Even if you are not a work truck driver, you’ve likely been warned about using your cell phone—especially texting—while operating a vehicle. However, the dangers of driving while distracted take on even greater significance when the vehicle operated is a bigger work truck or van or a Class 7/8 workhorse. This is not news to commercial drivers as 93% believe that reading a text while driving is a distraction. So how many drivers read and send texts?
SHOW ME THE NUMBERS
With such a high majority of commercial drivers saying that texting is a dangerous distraction, you would hope that no work truck drivers are using their phones while driving. Unfortunately, according to a new study, 47% of commercial drivers have read texts, and 39% have sent texts while driving. But distracted driving is not limited to texting, as 60% of commercial drivers have answered a phone call while driving, and 90% have engaged in other distracting activities such as changing the radio or adjusting other in-cab controls.
Cell phones contribute so much to the modern world—like helping truckers stay connected to loved ones while on the road—that it can be difficult to remember they also make some situations worse or even dangerous. Additional research by the Virginia Tech Transportation Institute confirms the dangers of distracted driving, finding that drivers are six times more likely to crash while dialing a call and 22 times more likely to crash while texting. In fact, a 2009 study by the FMCSA found that 71% of large-truck crashes occurred when the driver was focusing on something other than operating the vehicle.
Again, you may not be surprised that 72% of commercial drivers acknowledge their distracted driving could cause a collision. So what can be done? The FMCSA—which prohibits handheld mobile phone use by commercial drivers including reaching for, holding, reading, dialing, or texting on the phone—offers the following tips for commercial truckers while driving:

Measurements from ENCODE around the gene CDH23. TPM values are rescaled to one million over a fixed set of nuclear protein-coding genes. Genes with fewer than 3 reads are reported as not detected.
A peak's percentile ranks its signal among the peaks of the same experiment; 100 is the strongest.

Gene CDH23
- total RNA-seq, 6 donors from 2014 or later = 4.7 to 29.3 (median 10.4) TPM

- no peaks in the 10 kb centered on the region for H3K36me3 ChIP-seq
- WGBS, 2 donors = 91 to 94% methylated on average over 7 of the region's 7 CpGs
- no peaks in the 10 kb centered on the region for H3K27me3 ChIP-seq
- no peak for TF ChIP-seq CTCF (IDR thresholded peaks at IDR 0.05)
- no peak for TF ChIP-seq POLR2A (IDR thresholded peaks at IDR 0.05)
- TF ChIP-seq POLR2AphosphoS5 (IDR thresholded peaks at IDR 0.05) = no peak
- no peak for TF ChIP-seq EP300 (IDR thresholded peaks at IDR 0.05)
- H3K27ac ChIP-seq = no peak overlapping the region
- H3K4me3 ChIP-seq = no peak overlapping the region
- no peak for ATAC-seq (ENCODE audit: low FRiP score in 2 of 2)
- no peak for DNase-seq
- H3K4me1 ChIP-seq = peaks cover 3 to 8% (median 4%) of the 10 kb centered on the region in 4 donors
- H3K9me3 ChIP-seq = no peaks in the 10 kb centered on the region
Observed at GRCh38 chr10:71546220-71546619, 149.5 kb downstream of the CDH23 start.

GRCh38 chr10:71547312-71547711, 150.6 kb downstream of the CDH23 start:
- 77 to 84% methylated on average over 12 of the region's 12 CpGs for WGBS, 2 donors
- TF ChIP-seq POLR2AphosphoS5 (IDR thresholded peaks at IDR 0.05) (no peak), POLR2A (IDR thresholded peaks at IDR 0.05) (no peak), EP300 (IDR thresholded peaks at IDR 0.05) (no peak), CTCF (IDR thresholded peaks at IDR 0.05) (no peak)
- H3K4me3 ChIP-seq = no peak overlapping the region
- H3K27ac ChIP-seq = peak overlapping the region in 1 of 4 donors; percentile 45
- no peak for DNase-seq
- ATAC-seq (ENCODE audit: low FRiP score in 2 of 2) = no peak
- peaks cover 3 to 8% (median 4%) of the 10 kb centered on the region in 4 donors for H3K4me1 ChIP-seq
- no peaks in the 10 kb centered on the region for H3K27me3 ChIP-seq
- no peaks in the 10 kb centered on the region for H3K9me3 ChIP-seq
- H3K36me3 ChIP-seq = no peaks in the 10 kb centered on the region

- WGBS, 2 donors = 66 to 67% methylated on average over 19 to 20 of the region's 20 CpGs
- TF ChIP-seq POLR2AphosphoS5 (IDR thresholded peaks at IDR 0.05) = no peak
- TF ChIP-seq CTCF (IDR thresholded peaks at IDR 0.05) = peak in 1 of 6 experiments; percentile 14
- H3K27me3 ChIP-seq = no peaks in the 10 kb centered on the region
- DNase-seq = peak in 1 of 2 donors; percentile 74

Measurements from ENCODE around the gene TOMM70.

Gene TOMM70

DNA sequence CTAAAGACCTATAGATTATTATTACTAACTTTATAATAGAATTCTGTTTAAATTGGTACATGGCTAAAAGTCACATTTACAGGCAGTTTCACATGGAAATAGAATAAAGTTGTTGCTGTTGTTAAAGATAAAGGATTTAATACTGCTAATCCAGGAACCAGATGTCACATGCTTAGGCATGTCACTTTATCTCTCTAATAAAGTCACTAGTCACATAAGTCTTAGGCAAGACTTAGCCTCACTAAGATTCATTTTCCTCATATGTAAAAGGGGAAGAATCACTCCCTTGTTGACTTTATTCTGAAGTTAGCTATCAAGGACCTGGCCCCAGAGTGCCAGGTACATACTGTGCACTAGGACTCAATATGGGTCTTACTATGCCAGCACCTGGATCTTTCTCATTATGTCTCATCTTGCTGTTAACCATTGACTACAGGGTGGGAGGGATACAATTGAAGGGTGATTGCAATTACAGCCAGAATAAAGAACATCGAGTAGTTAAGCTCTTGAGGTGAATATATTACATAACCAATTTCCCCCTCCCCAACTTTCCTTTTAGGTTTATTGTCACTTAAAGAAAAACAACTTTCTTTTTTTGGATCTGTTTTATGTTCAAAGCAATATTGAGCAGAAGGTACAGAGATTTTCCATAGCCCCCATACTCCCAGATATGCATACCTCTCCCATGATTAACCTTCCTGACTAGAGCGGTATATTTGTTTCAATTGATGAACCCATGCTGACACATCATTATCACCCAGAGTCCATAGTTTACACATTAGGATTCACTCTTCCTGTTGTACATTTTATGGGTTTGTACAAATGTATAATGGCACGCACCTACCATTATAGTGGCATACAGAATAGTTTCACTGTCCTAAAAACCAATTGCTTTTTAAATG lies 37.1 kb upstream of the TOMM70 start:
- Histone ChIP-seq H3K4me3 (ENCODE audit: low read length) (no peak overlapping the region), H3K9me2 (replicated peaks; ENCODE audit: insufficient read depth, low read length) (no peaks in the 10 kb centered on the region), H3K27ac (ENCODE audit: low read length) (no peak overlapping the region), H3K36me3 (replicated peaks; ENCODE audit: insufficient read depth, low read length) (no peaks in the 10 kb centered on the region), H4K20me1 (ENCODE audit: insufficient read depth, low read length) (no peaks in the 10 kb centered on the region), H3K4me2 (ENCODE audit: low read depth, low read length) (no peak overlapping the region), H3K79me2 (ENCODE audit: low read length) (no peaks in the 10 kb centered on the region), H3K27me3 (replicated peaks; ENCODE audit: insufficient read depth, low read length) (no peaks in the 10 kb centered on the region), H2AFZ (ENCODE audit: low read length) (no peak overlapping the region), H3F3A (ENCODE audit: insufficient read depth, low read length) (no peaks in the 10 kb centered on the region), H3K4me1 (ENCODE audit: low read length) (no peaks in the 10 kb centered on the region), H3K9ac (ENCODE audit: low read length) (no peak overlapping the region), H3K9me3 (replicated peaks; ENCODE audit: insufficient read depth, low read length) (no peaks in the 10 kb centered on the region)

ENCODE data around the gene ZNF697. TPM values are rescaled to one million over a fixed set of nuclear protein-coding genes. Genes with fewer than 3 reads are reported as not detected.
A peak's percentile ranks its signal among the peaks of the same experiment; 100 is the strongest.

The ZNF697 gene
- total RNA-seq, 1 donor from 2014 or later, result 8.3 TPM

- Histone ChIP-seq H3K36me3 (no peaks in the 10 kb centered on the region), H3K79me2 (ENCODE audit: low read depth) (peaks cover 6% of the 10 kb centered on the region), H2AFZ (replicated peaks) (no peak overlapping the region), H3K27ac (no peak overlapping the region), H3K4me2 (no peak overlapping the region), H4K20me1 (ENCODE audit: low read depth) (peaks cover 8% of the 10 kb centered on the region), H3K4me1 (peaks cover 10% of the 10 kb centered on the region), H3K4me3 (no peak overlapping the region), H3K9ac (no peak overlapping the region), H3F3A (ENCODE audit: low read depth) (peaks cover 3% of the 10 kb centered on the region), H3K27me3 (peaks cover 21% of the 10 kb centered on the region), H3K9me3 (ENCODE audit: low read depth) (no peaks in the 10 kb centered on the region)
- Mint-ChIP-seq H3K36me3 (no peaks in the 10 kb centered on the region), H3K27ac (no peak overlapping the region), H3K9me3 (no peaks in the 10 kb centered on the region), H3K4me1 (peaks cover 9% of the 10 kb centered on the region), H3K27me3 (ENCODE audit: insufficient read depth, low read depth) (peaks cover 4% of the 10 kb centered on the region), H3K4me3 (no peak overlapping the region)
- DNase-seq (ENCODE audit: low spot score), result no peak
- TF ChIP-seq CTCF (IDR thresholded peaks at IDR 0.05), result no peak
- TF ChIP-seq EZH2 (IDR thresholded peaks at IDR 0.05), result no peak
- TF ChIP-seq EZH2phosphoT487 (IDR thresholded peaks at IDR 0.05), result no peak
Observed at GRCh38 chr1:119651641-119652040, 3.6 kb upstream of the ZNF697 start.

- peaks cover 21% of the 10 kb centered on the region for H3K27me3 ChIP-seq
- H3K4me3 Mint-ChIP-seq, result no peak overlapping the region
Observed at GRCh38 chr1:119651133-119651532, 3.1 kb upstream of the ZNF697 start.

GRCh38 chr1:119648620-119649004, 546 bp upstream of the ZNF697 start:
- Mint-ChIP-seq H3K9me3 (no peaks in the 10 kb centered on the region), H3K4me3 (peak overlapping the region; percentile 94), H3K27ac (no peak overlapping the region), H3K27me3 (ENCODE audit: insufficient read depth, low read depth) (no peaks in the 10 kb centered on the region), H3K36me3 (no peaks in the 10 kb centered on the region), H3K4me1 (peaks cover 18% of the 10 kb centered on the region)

- Do not let objects outside the truck distract you, including billboards and buildings.
- Do not text or dial a phone—doing so takes your eyes, hands, and mind off the road.
- Do not eat (a recent NHSTA study found eating to be riskier than talking on a cell phone).
- Do not use a dispatching device.
- Do not read, write, or use paper maps.
Penalties for driving while distracted include fines and, upon multiple violations, disqualification or being put out-of-service. Meanwhile, an employer who knowingly allows or requires handheld device use can also be fined and may have their Safety Measurement System rating negatively affected.
Before you curse technology, however, new innovations are also used to limit distracted driving. Commercial drivers are four times more likely than general drivers to use distraction-prevention apps, which limit smartphone functionality while driving and can even send automated return texts to notify others that you are driving and will get back to them later.
Hands-free options for cell phones and for dispatch devices, which require no more than a single push of a button, are also increasingly available. However, we do not recommend using any talk-to-text features, as a recent AAA study found that talk-to-text systems are more cognitively distracting than any other form of distraction.
If you drive for a living, we’re so appreciative of the hard work you do, and we hope you stay safe doing it. But before you hit the road again, it’s helpful to review FMCSA’s tips to prevent distractions as well as consider technological innovations that help limit distracted driving such as distraction-prevention apps.
Remember: Safety is key.
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MODERN WORK TRUCK SOLUTIONS:
AUGUST 2019 ISSUE
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